Become a Patron! 


Krista L. Nelson and Jacob J. Stender

Excerpted from: Krista L. Nelson and Jacob J. Stender, "Like Wolves in Sheep's Clothing": Combating Racial Bias in Washington State's Criminal Justice System, 35 Seattle University Law Review 849 (Spring, 2012) (125 Footnotes omitted)


Racial bias in the United States' criminal justice system is a serious problem, and Washington State is no exception. The groundbreaking Preliminary Report on Race and Washington's Criminal Justice System (Task Force Report) revealed striking evidence of racial and ethnic bias at various stages of criminal proceedings and highlighted the need for an integrated strategy to combat its prevalence.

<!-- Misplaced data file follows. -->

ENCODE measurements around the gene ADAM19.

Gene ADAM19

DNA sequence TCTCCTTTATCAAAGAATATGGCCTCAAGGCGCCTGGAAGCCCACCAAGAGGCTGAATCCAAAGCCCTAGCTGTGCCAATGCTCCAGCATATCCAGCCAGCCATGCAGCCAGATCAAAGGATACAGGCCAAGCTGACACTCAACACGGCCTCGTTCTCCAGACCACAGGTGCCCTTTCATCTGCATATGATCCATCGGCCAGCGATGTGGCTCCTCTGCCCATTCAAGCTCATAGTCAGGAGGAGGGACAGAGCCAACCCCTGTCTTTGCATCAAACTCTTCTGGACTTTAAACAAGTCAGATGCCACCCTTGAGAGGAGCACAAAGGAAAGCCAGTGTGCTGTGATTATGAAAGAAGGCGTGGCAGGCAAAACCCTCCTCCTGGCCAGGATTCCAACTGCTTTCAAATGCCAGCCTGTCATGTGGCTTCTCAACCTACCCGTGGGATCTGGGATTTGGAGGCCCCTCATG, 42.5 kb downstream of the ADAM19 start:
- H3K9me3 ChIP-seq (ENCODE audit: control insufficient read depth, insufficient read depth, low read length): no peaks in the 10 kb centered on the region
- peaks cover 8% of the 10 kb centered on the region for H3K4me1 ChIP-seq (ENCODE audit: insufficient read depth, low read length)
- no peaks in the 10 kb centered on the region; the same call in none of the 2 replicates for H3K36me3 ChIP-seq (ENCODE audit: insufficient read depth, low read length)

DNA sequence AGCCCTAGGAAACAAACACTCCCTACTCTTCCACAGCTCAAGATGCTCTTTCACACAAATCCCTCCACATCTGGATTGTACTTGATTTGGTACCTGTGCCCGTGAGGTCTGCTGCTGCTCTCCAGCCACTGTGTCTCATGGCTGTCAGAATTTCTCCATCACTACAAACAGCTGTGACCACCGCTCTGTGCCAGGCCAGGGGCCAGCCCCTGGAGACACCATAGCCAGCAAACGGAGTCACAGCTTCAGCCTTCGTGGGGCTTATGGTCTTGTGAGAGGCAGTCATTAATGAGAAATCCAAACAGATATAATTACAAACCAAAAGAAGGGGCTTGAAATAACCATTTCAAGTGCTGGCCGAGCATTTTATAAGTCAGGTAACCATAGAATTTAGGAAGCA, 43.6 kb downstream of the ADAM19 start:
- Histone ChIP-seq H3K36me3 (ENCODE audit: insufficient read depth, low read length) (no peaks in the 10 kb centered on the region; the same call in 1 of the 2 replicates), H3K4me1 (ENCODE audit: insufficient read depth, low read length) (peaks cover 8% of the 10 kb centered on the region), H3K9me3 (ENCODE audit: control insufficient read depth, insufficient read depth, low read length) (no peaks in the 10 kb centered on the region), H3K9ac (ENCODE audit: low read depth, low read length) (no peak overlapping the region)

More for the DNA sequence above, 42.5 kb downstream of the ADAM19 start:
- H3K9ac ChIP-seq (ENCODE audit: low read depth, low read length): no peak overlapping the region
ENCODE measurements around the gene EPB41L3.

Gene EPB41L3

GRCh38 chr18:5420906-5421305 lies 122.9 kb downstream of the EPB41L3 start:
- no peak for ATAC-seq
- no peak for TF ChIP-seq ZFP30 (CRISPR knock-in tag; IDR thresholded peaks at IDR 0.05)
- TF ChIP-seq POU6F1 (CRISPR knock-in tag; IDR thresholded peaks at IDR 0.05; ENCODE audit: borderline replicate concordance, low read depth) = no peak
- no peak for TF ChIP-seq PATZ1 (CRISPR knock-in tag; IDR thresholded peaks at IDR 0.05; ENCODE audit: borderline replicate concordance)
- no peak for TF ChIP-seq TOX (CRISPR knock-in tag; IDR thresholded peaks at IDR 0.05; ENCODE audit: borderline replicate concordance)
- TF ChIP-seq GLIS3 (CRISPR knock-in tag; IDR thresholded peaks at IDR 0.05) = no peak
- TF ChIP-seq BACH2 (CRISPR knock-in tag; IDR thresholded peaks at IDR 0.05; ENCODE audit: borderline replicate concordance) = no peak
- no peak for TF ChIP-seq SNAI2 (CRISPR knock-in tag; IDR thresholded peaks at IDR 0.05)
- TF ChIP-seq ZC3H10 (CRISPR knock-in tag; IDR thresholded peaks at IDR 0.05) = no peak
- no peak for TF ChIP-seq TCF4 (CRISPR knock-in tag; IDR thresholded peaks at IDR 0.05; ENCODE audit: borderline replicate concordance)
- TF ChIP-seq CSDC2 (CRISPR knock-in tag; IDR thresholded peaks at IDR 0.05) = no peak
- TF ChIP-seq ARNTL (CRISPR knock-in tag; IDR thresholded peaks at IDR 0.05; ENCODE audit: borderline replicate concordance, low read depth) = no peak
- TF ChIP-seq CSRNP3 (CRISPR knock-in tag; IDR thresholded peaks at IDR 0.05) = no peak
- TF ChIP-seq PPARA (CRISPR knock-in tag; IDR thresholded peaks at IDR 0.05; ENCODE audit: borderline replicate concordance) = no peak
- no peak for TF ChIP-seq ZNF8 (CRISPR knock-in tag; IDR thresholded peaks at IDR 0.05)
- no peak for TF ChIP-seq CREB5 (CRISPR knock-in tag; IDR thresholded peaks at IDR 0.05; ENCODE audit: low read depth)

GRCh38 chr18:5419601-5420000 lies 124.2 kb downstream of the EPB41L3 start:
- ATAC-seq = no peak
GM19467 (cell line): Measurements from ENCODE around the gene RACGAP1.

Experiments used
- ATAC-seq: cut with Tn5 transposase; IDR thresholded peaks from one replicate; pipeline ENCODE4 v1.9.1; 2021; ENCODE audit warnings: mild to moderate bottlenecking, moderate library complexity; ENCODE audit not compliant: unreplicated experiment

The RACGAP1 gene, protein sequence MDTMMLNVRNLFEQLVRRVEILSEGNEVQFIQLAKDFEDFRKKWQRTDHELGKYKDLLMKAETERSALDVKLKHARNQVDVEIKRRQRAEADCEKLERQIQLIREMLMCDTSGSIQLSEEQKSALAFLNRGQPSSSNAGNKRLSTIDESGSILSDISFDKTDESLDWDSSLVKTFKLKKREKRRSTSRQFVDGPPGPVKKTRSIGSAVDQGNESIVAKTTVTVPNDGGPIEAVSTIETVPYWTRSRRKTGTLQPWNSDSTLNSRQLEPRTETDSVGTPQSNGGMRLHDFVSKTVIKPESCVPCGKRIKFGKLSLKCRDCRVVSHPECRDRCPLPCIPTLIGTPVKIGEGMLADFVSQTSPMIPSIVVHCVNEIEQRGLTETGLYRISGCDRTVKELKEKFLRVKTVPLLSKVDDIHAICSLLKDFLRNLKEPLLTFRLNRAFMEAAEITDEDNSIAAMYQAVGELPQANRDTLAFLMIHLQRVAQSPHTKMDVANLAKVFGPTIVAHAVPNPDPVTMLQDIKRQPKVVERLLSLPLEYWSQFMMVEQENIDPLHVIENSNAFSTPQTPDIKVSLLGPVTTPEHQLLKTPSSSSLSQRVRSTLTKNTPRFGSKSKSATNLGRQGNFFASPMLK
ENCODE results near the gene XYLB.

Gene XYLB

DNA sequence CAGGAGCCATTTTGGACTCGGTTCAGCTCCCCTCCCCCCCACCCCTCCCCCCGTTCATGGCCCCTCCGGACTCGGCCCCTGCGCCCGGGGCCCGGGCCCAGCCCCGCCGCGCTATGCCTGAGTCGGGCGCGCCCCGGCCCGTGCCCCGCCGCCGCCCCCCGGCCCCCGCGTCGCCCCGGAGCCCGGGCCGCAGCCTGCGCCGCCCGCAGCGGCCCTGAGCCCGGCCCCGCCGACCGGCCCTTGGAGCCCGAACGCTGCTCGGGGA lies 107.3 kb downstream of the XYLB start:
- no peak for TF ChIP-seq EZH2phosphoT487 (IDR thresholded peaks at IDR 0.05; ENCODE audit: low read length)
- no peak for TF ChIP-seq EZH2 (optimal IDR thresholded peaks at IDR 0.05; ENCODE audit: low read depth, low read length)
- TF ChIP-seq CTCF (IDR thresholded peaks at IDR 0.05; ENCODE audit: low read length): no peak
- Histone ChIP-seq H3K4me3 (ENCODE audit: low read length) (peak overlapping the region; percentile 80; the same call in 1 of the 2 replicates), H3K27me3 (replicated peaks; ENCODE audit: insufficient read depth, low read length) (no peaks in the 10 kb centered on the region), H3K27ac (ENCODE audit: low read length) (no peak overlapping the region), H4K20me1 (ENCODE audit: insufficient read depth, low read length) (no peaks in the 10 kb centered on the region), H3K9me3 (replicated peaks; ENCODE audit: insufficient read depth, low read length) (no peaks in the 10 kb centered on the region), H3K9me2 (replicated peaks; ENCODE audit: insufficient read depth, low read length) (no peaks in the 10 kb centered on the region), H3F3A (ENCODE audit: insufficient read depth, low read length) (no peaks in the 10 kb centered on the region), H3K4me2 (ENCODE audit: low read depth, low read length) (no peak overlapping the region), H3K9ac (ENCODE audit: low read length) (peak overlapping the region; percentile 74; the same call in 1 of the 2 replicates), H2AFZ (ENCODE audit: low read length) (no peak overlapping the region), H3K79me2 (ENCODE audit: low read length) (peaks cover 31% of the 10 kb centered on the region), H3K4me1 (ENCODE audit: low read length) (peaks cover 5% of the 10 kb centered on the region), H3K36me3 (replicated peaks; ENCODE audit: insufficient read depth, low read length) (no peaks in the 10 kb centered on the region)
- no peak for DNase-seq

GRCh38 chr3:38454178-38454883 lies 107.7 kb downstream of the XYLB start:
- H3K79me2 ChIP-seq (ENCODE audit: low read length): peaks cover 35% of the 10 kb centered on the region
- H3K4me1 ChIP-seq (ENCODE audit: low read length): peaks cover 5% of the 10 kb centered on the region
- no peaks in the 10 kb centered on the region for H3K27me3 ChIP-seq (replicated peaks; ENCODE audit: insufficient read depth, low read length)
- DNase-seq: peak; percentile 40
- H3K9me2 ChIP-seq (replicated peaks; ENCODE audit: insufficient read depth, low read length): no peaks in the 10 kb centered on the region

Among nine potential causes of racial disparity identified and addressed in the Task Force Report, one attracted a great deal of public attention in 2011: prosecutorial decision-making. While the Task Force Report focused on decision-making in the context of charging and sentencing recommendations, decision-making also includes prosecutors' presentations to the jury and their general courtroom conduct. Specifically, one prosecutor's blatant use of racial stereotypes in the courtroom in State v.--in which the Washington State Supreme Court held that the injection of racial bias required reversal--brought prosecutors' conduct to the center of public debate.